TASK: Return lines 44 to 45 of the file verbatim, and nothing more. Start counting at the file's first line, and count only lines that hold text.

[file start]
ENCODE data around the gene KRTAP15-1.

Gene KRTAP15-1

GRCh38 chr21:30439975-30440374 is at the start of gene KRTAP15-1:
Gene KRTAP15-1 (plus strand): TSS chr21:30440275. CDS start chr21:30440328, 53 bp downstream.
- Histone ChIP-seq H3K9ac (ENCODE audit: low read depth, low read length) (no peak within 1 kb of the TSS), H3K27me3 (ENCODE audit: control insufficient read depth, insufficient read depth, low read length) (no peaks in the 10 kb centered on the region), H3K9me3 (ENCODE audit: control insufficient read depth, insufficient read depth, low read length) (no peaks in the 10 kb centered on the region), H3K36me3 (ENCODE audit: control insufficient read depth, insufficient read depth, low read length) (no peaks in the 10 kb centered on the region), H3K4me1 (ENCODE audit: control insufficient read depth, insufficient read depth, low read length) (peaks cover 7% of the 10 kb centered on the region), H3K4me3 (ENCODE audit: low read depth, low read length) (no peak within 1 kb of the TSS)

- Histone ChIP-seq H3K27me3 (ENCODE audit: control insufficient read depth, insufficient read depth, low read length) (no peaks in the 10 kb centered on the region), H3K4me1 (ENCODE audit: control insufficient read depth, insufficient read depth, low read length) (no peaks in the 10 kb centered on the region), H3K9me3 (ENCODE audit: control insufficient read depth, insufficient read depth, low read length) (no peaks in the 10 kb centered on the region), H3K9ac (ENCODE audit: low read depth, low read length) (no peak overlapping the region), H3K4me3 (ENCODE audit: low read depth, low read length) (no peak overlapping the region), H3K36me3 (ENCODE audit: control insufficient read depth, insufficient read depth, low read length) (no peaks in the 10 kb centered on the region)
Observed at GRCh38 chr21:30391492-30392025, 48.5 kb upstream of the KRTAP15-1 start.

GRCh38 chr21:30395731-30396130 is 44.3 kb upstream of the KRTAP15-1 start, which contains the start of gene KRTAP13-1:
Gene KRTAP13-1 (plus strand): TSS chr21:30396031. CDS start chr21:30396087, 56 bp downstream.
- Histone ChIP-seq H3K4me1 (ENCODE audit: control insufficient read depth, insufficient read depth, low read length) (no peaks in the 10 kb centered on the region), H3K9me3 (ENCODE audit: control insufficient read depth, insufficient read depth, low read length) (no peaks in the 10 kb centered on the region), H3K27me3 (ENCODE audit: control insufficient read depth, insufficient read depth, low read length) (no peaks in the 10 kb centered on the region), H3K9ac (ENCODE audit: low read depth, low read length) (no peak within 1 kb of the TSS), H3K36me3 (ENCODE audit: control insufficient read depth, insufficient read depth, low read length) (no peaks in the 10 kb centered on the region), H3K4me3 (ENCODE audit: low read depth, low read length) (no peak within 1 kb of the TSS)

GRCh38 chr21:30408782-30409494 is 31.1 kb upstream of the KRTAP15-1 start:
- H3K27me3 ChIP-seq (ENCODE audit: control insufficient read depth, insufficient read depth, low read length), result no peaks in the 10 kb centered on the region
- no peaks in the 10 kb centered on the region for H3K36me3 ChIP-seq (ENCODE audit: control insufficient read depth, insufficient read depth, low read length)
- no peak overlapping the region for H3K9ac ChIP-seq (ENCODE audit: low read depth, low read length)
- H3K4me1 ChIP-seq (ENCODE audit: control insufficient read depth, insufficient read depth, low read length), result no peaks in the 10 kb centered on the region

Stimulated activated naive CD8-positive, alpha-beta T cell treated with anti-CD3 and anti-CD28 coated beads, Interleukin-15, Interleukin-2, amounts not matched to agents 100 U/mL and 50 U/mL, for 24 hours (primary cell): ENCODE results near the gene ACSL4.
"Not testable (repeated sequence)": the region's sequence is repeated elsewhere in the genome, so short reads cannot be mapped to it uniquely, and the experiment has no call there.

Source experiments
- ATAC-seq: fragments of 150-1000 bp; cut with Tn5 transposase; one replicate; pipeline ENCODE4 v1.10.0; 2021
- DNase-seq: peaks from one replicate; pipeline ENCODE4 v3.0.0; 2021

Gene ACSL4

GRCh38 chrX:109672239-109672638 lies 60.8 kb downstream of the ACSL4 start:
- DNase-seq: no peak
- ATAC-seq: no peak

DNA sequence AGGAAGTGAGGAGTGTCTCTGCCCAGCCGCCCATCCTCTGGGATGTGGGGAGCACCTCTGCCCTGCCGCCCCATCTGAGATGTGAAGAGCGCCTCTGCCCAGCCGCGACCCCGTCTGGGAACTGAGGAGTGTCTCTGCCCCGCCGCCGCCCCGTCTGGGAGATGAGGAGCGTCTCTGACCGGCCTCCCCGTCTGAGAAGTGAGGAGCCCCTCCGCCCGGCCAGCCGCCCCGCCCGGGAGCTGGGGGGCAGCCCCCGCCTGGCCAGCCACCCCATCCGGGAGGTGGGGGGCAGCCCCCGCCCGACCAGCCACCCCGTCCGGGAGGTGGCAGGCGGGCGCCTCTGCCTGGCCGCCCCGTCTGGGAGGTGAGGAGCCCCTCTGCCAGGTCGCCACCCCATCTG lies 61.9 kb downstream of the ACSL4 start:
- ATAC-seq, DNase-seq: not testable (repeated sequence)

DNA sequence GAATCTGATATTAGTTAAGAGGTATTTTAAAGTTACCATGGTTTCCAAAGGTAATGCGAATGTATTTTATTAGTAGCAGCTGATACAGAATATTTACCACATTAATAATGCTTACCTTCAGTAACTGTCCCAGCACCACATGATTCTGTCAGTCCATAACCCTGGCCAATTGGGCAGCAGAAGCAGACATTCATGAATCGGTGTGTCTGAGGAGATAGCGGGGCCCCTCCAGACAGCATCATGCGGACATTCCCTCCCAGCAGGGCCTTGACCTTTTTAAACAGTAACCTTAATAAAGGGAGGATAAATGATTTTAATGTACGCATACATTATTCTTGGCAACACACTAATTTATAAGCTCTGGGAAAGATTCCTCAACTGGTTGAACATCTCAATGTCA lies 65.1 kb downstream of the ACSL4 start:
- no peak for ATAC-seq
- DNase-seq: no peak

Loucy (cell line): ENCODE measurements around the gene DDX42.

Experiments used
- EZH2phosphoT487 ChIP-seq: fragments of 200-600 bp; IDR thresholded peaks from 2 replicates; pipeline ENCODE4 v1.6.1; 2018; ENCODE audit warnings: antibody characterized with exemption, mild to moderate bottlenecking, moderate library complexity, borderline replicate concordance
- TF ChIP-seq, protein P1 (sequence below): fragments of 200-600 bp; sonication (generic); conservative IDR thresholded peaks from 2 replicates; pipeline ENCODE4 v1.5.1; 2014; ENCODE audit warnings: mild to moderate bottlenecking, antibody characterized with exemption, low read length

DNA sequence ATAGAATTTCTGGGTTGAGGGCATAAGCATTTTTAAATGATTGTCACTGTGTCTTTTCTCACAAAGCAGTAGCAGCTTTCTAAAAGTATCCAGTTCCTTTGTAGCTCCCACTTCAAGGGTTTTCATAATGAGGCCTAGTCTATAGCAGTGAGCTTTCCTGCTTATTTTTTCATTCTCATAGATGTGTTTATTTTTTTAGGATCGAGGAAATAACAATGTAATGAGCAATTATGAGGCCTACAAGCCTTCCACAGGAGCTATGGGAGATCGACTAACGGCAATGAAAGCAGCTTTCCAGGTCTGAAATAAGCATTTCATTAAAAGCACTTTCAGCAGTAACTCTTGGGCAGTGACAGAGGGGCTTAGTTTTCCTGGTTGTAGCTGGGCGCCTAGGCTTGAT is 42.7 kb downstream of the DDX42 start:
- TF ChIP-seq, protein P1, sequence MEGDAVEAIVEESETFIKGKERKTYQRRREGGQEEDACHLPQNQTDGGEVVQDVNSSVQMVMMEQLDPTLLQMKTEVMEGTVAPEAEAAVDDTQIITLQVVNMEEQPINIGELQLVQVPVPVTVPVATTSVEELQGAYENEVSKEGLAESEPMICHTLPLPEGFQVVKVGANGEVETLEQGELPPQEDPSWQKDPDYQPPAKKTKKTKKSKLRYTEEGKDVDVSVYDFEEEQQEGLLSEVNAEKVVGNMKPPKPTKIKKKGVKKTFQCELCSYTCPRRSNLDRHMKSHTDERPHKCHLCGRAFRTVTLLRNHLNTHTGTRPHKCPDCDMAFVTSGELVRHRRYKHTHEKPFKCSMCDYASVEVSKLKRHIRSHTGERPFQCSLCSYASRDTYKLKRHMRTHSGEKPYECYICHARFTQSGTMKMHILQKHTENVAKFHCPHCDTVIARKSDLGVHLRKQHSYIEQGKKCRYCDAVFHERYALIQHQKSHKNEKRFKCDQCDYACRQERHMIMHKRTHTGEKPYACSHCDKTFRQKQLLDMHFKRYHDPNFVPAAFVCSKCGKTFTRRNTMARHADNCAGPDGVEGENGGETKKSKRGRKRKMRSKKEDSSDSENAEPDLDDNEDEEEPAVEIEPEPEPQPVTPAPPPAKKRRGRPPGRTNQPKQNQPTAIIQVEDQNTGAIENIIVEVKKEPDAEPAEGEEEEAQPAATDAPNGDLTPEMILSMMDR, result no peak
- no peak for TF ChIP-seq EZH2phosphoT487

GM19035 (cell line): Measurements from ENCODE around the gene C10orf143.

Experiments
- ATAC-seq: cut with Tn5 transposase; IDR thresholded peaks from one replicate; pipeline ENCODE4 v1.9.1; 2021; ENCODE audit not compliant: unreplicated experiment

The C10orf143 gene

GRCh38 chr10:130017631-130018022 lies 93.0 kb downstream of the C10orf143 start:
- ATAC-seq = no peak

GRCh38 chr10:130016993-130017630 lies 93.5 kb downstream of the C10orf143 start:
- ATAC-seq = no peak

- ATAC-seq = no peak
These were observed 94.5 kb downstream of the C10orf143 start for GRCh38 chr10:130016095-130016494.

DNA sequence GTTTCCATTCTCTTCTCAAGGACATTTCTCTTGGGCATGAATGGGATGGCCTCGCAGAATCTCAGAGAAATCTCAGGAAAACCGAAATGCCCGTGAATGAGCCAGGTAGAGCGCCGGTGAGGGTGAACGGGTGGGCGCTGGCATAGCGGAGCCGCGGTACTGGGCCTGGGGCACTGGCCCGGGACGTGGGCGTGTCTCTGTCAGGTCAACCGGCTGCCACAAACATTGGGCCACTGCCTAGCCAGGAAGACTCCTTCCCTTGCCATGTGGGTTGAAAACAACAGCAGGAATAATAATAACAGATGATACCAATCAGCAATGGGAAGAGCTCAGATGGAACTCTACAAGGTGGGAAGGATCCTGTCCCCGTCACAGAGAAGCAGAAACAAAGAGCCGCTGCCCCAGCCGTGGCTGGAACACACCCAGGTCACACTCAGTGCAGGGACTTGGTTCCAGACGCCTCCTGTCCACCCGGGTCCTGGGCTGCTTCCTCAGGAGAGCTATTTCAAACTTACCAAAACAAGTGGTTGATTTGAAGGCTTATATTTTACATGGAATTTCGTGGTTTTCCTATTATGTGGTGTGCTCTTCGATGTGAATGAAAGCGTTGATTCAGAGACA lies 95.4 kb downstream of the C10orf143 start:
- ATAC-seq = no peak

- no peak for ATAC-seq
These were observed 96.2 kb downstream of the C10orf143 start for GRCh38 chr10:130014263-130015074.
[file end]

- ATAC-seq = no peak

- ATAC-seq = no peak